Revisiting the concept of growth monitoring and its possible role in communitybased programmes
Summary of review1
Numerous countries still implement growth monitoring (GM) as their main community-based nutrition activity. A health survey in 2003 showed that 154 countries worldwide used growth charts, with two-thirds of the charts covering preschool-aged children. In the mid-1980s, several consultations suggested that GM should be designed with additional promotional activities to become growth monitoring and promotion (GMP.) GMP was envisioned as a cornerstone activity that would help target at-risk children for secondary interventions, as a way of empowering caregivers and households to take an active role in preventing malnutrition of their children, and as a way to encourage the use of other services available through primary health clinics.
Differing opinions about the impact and outcomes of GM and GMP have led to different conclusions from evaluations and assessments of community-based programmes including GM. This has led to a relative lack of clarity and common ground in discussions about the value and place of GM and GMP in addressing the problem of undernutrition in children.
A recent review attempts to provide answers to questions about GM, such as its added value and possible place within communitybased programmes.
The reviewed literature showed that the objectives and expectations of GM and GMP vary, and programme evaluations are performed based on different frameworks. Furthermore, multiple reasons for the lack of impact of GMP have been cited in evaluations. These include a focus on nutrition status rather than faltering growth, a misplaced emphasis on curative rather than preventive actions, enrolment of children in GMP programmes after (instead of during) infancy, the use of GM as an isolated activity instead of a cornerstone activity, the lack of individualised advice, the lack of positive feedback for mothers whose children are growing adequately, the lack of community participation, an oversimplification of the GMP process, and poor quality of implementation.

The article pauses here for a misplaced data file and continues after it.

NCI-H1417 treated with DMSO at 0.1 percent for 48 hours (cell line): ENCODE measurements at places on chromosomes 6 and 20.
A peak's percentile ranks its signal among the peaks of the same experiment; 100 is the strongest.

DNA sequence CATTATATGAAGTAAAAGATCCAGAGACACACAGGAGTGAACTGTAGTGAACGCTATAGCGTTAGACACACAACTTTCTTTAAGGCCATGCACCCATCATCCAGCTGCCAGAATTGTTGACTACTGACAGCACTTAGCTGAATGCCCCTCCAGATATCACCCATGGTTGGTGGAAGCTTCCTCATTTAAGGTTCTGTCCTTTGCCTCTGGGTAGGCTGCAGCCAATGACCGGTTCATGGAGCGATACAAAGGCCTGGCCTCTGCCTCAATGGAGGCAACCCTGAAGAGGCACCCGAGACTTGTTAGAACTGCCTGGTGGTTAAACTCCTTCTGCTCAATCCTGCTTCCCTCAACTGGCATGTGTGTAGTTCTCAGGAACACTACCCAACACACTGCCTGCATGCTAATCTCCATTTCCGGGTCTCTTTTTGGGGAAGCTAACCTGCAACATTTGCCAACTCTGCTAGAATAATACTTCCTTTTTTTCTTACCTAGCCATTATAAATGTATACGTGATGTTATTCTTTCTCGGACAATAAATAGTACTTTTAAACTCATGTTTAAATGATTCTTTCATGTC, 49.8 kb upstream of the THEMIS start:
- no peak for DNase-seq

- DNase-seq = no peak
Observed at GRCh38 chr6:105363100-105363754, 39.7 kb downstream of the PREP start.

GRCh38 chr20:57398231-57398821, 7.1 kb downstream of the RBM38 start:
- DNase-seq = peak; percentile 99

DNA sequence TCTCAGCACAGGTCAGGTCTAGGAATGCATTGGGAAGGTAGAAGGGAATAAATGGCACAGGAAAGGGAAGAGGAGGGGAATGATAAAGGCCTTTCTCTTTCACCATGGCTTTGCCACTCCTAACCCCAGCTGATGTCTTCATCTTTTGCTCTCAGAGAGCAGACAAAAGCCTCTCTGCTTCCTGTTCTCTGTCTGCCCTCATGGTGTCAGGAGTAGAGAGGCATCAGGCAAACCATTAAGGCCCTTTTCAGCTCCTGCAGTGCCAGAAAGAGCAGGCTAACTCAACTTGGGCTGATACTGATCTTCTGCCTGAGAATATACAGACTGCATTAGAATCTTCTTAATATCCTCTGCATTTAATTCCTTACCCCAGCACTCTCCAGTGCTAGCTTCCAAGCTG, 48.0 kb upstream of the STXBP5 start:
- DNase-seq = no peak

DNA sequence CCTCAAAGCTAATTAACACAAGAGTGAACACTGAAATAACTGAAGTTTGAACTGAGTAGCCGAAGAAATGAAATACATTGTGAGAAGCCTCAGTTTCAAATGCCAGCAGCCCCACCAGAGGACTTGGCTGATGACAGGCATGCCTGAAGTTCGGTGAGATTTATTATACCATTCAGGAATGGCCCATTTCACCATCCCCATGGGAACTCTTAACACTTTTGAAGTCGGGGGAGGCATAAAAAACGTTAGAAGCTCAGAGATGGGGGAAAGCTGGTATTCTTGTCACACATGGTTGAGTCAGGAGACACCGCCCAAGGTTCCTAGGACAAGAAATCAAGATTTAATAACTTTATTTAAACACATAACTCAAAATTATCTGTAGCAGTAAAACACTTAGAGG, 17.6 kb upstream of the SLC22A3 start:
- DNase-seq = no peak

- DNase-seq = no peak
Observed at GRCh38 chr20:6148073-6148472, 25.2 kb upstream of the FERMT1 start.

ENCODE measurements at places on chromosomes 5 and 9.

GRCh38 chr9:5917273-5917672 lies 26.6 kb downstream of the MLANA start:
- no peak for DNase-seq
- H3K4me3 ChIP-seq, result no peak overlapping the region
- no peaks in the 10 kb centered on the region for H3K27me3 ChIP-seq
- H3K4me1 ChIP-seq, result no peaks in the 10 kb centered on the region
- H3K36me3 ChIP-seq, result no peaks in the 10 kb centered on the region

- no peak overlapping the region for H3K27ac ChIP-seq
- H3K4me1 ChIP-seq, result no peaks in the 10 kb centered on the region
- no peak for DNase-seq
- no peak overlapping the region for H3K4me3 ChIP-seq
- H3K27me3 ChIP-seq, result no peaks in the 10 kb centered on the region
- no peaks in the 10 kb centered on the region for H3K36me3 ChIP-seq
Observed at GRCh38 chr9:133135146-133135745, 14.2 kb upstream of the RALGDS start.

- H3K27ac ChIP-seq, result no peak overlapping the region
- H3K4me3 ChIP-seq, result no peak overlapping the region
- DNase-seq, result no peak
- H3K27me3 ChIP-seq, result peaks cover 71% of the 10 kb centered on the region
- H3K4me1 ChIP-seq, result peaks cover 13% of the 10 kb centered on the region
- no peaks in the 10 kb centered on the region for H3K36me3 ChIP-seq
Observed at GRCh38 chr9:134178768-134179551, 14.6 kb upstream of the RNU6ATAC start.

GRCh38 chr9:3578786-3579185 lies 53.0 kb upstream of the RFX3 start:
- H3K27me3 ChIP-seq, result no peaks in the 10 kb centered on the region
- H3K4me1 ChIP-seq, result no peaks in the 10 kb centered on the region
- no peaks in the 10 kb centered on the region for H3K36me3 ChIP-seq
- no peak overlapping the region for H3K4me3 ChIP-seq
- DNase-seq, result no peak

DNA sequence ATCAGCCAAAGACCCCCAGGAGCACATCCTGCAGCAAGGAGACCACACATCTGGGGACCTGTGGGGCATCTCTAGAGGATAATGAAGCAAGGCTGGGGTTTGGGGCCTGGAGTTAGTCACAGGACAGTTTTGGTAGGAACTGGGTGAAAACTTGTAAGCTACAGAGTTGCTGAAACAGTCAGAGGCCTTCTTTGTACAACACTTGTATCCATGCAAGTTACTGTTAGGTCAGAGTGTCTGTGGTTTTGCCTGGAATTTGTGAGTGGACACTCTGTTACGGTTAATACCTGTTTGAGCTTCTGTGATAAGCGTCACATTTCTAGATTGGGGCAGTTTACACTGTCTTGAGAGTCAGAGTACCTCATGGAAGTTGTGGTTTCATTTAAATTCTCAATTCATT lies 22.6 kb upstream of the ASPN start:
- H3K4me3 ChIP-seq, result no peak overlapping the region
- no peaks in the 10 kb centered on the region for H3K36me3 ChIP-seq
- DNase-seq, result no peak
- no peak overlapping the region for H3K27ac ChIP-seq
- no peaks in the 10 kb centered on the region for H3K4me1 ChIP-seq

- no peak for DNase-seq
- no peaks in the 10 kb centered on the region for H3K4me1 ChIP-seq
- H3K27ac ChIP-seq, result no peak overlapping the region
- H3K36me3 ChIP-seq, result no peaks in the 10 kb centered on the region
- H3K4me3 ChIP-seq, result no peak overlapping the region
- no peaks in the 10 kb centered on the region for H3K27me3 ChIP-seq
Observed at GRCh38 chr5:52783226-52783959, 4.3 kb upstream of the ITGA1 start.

As a result of these evaluations, agencies behind large-scale implementation of GMP were criticszed. At the same time, large programmes in Tanzania (Iringa), India (Tamil Nadu Integrated Nutrition Project), Madagascar, and Senegal showed that children whose growth is monitored and whose mothers receive nutrition and health education and have access to basic child health services have a better nutritional status and/or survival than children who do not.
The debate about GMP has remained ongoing. In 2003, a report by Save the Children UK questioned the evidence behind community nutrition projects in Bangladesh, Ethiopia, and Uganda. It also stated that “growth monitoring and promotion interventions are bound to fail unless they are explicitly linked to efforts to address the underlying causes of malnutrition.”
A systematic review of the evidence for the impact of GMP in 2007 provided a comprehensive view of various programmes worldwide and provided evidence that significant reductions in malnutrition can be achieved through intensive health and nutrition education and basic healthcare without GM.
After the launch of the new growth standards by WHO in 2006, a momentum was created to revisit GM activities and rethink the best use of the years of experience. As countries have begun to adopt the new standards, many questions have been raised concerning the programmatic uncertainties of GM at the community level.
Many countries face a challenge in dealing with the question of whether or not to implement GM and GMP. Despite all the developments in nutrition programming in the past 10 years, GM still seems to be a convenient delivery mechanism for community interventions. However, national planners need better guidance on transitioning to alternative options that are not based on monitoring growth in the communities, if GM has not proven to be effective in contributing to programmes for prevention of undernutrition.